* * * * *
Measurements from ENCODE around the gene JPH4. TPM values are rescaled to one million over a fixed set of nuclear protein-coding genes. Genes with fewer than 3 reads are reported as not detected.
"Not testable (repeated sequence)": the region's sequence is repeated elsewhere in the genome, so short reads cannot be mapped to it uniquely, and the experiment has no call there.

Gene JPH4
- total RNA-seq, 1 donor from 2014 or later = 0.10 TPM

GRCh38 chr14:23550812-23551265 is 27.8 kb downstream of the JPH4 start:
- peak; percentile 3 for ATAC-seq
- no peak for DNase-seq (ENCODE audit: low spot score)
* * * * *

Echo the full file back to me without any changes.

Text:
Measurements from ENCODE around the gene JPH4. TPM values are rescaled to one million over a fixed set of nuclear protein-coding genes. Genes with fewer than 3 reads are reported as not detected.
"Not testable (repeated sequence)": the region's sequence is repeated elsewhere in the genome, so short reads cannot be mapped to it uniquely, and the experiment has no call there.

Gene JPH4
- total RNA-seq, 1 donor from 2014 or later = 0.10 TPM

GRCh38 chr14:23550812-23551265 is 27.8 kb downstream of the JPH4 start:
- peak; percentile 3 for ATAC-seq
- no peak for DNase-seq (ENCODE audit: low spot score)